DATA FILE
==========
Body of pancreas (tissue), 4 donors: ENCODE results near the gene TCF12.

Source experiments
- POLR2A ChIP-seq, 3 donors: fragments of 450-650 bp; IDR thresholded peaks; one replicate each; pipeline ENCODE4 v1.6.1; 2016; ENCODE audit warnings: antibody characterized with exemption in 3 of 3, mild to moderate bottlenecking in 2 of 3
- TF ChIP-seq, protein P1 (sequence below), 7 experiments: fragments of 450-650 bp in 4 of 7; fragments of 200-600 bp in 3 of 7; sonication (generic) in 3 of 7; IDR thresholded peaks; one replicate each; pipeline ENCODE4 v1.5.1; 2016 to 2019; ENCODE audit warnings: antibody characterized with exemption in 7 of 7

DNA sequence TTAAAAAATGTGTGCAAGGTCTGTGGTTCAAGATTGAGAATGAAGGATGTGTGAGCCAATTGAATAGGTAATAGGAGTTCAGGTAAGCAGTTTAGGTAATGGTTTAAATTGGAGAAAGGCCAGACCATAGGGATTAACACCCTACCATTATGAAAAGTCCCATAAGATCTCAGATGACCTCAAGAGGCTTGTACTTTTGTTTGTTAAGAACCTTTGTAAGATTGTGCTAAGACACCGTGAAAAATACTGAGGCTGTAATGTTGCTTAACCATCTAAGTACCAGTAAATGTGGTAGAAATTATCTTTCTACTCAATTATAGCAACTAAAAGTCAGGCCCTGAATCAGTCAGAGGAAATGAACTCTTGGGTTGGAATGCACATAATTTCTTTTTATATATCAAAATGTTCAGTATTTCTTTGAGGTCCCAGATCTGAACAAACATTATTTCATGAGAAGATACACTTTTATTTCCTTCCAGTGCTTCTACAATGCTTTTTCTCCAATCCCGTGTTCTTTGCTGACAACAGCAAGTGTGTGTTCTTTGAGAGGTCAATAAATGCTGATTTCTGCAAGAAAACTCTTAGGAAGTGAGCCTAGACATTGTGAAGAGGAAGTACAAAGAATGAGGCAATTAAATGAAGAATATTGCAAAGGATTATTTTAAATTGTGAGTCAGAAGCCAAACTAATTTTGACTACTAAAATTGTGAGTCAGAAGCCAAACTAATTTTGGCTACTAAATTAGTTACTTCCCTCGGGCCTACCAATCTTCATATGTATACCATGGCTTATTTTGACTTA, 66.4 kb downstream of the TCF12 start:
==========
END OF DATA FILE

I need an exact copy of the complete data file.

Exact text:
Body of pancreas (tissue), 4 donors: ENCODE results near the gene TCF12.

Source experiments
- POLR2A ChIP-seq, 3 donors: fragments of 450-650 bp; IDR thresholded peaks; one replicate each; pipeline ENCODE4 v1.6.1; 2016; ENCODE audit warnings: antibody characterized with exemption in 3 of 3, mild to moderate bottlenecking in 2 of 3
- TF ChIP-seq, protein P1 (sequence below), 7 experiments: fragments of 450-650 bp in 4 of 7; fragments of 200-600 bp in 3 of 7; sonication (generic) in 3 of 7; IDR thresholded peaks; one replicate each; pipeline ENCODE4 v1.5.1; 2016 to 2019; ENCODE audit warnings: antibody characterized with exemption in 7 of 7

DNA sequence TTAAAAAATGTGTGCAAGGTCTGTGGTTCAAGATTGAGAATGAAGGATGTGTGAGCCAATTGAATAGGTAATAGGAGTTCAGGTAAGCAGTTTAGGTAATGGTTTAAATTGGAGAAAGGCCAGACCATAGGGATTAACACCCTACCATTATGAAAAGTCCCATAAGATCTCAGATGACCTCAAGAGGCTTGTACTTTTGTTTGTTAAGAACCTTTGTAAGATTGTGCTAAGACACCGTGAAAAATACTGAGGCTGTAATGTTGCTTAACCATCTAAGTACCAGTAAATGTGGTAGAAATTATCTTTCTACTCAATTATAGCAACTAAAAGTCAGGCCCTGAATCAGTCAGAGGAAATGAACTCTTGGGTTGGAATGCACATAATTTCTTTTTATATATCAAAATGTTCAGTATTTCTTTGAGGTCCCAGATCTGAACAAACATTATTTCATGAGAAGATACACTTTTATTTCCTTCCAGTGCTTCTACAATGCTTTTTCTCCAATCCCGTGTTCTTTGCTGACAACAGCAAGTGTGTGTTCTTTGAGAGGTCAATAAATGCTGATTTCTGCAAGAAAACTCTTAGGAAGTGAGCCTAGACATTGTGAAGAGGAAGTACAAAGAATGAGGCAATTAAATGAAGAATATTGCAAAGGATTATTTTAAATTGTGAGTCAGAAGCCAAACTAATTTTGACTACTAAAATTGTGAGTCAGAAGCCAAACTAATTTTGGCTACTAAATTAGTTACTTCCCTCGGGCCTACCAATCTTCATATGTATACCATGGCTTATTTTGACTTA, 66.4 kb downstream of the TCF12 start: